Major Kansas Papers Ignore Koch Connection To Anti-Teachers' Rights Legislation
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Three major newspapers in Kansas have ignored the role of funding from the Koch brothers in the passage of legislation that strips teachers in the state of their right to due process before they are fired, a longstanding right that gives teachers the ability to challenge dismissals.
Kansas State Legislature Passes Bill Stripping Teachers' Right To Due Process
MSNBC.com: "Kansas Bill Kills Long-Held Teacher Rights." Following a heated debate, the Kansas State Legislature passed a bill, HB2506, on Sunday, April 6, that "kills long-held teacher rights" to due process. According to MSNBC.com, the bill passed "over the objections of hundreds of teachers and activists" protesting the bill (emphasis added):
Despite huge majorities in the state House and Senate, the bills passed narrowly over the objections of hundreds of teachers and activists who packed the galleries to protest the bill.
Until now, a teacher with three years of experience was guaranteed the right to receive a written reason for possible termination and the right to appeal the decision. Teachers in Kansas have had the right to due process since 1957. Without it, a teacher could be fired for being gay, or disagreeing politically with an administrator, and have no recourse. [MSNBC.com, 4/7/14]
Legislation Was Pushed By Group Connected To Billionaire Koch Brothers
Washington Post's Valerie Strauss: Group Pushing Legislation Backed By "Extreme Conservative Billionaires Charles And David Koch." Washington Post education blogger Valerie Strauss, citing an Associated Press story, noted how teachers' rights "go away" under the new legislation, as well as the Koch funding tied to Americans for Prosperity, the group pushing the bill:
According to this Associated Press story, Kansas teachers who have been on the job for at least three years have certain rights when they are being fired. They must be told in writing why the action was taken and they have the right to request a review of the decision. Under the new law, those rights go away.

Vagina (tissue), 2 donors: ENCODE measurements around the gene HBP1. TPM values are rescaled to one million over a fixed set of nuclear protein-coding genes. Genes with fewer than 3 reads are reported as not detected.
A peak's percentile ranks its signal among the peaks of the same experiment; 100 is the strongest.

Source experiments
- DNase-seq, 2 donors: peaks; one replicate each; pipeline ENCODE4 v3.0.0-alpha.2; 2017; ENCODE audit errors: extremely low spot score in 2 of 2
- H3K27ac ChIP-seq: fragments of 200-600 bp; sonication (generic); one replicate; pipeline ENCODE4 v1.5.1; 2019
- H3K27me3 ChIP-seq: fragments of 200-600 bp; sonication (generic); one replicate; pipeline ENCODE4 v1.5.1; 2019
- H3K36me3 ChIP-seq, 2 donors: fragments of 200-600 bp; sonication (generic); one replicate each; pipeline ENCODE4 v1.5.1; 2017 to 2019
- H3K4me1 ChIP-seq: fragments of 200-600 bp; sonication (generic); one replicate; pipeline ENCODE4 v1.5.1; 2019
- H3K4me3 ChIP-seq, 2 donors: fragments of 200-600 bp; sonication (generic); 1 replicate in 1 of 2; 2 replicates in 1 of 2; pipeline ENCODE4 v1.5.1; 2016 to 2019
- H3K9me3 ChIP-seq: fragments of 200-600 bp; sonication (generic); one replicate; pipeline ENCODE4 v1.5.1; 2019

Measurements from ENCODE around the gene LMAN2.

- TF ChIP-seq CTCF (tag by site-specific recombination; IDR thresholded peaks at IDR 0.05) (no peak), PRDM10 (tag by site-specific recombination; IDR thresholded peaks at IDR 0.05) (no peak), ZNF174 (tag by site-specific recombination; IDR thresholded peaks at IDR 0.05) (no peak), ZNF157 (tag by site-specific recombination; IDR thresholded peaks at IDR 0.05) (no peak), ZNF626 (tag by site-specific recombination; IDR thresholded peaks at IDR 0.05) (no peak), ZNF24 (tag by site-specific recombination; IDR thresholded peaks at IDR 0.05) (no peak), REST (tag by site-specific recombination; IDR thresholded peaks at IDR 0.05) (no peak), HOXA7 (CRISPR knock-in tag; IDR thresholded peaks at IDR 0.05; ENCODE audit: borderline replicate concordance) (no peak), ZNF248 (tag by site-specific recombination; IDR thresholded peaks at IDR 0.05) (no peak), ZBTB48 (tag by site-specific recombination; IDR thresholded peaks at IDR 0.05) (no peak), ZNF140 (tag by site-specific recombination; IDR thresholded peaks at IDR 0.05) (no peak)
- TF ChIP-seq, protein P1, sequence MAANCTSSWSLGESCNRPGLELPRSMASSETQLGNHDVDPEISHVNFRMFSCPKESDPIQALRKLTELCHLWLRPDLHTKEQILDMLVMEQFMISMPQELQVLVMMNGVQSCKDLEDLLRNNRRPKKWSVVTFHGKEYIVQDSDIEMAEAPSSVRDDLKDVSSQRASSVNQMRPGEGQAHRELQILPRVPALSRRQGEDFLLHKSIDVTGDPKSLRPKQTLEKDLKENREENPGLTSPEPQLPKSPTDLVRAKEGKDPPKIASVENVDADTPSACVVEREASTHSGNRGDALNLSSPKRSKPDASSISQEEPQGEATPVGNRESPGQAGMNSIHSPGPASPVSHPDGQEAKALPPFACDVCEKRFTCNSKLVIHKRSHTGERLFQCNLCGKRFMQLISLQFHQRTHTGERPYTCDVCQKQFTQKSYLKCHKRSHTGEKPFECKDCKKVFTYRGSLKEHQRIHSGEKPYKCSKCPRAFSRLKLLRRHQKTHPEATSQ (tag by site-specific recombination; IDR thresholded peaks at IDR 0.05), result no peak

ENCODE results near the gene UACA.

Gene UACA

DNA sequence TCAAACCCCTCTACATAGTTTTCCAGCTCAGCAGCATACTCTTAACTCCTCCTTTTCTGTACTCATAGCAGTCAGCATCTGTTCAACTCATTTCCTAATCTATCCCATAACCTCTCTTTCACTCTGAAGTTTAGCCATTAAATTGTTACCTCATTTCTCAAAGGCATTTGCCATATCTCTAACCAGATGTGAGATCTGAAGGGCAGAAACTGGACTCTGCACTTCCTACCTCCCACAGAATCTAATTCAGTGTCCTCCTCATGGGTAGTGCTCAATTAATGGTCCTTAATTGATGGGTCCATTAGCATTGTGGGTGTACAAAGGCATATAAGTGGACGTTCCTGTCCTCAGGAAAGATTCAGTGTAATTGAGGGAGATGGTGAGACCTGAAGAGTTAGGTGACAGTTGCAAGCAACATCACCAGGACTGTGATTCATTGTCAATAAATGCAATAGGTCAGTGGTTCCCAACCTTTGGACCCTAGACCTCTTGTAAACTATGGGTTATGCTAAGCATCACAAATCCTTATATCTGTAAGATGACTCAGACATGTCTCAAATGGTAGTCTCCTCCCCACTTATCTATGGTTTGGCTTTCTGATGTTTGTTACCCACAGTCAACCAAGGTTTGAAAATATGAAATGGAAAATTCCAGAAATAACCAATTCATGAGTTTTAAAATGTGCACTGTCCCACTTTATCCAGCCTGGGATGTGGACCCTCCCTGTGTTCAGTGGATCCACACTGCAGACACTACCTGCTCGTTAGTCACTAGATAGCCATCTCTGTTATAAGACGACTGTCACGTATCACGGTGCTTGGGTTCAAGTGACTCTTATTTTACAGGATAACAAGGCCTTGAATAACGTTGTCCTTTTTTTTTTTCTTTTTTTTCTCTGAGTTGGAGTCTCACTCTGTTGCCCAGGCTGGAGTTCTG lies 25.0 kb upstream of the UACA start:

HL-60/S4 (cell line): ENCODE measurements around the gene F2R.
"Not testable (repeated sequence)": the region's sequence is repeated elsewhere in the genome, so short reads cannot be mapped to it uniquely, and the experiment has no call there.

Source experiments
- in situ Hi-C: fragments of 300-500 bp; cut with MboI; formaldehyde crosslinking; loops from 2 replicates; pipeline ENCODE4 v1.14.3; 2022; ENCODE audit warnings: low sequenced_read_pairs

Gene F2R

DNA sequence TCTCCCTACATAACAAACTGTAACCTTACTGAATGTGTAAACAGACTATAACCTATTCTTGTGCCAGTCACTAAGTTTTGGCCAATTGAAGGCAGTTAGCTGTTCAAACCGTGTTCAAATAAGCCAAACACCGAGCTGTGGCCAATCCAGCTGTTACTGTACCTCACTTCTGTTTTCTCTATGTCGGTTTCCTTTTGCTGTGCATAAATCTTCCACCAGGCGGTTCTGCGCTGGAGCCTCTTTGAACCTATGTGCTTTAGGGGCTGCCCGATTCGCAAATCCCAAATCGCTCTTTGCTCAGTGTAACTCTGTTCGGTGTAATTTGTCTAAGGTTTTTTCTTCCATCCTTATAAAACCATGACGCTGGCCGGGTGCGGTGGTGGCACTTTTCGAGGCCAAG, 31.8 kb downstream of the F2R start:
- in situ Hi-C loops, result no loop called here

Pushing the effort to end teacher tenure, the AP reported, was a group called Americans for Prosperity, backed by the extreme conservative billionaires Charles and David Koch, who have funded other anti-union measures around the country. [Washington Post, Answer Sheet Blog, 4/8/14]
Chair Of The Committee That Introduced Legislation Has Ties To Koch Brothers, ALEC. According to the Kansas State Legislature webpage for the legislation, the bill was introduced by the Committee on General Government Budget, chaired by Republican Representative Pete DeGraaf. SourceWatch, a project of the Center for Media and Democracy, lists DeGraaf as a member of the American Legislative Exchange Council's (ALEC) Commerce, Insurance and Economic Development Task Force. The Nation previously reported that "untold sums of cash" have been poured into ALEC by the Koch brothers. [Kansas State Legislature HB2506, accessed 4/9/14; Kansas State Legislature House Standing Committee on General Government Budget, accessed 4/9/14; SourceWatch, accessed 4/9/14, The Nation, 7/12/11]
Original Reporting From Major Kansas Newspapers Ignores Koch Connection To Legislation
Kansas City Star Briefly Mentioned Americans For Prosperity, Ignores Koch Connection. In its original news reports on the House and Senate's passage of HB2506, The Kansas City Star made one passing mention of Americans for Prosperity, the Koch-funded group pushing the bill, without noting its Koch connections:
Urged on by conservative special interests such as Americans for Prosperity, Republican leaders pressed hard to eliminate due process rights for teachers. [The Kansas City Star, 4/6/14]
Wichita Eagle Mentioned Americans For Prosperity, Ignores Koch Connection. The Wichita Eagle mentioned Americans for Prosperity in two of its news articles on HB2506, neither of which acknowledged the Koch funding:
One of the organizations calling for the reform was Americans for Prosperity.
Jeff Glendening, state director for the organization, said it would ensure that every Kansas classroom is led by a capable teacher, and that would benefit children across the state. [The Wichita Eagle, 4/6/14]
Advocates of the bill said it would allow districts to get rid of bad or under-performing teachers.
"It's exciting reform in our eyes because we see this as being a win for the kids in Kansas," said Jeff Glendening, state director for Americans for Prosperity-Kansas. [The Wichita Eagle, 4/7/14]
Topeka Capital-Journal Mentioned Neither Americans For Prosperity Nor Koch Funding. In its original news reporting on HB2506, The Topeka Capital-Journal never mentioned Americans for Prosperity or the Koch connection to the bill.
Media Matters conducted a Nexis search and a search of the websites for The Kansas City Star, The Wichita Eagle, and The Topeka Capital-Journal for "teach," "teacher," "teachers," "teaching," or "tenure" or "due process."
Researcher Salvatore Colleluori contributed to this report.